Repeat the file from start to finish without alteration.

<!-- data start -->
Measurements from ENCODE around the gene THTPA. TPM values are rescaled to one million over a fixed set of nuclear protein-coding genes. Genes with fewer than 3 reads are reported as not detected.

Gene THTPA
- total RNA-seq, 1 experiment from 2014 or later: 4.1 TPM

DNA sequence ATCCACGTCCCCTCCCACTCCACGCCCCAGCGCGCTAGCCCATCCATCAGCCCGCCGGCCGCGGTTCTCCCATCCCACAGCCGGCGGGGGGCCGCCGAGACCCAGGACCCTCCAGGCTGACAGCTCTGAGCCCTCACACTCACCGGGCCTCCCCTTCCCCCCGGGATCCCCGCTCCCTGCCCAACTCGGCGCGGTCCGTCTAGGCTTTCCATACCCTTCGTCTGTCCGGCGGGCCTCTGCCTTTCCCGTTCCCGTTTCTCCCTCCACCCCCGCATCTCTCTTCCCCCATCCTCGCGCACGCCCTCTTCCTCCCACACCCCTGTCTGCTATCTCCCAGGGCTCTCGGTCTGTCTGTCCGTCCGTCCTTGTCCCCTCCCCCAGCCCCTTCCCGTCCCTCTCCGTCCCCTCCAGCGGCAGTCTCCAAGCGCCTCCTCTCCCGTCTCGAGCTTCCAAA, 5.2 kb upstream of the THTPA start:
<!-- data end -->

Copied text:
Measurements from ENCODE around the gene THTPA. TPM values are rescaled to one million over a fixed set of nuclear protein-coding genes. Genes with fewer than 3 reads are reported as not detected.

Gene THTPA
- total RNA-seq, 1 experiment from 2014 or later: 4.1 TPM

DNA sequence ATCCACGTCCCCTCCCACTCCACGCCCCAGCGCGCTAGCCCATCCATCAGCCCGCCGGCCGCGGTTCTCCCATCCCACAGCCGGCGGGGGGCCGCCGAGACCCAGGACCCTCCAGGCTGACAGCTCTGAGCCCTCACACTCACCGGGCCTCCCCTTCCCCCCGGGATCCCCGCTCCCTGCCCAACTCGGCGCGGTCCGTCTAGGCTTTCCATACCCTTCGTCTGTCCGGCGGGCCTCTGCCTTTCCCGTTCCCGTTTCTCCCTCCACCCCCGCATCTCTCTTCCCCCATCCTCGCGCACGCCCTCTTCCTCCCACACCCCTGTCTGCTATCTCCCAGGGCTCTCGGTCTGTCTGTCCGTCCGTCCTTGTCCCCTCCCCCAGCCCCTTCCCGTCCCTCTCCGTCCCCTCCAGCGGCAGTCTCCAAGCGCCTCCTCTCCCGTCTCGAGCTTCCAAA, 5.2 kb upstream of the THTPA start: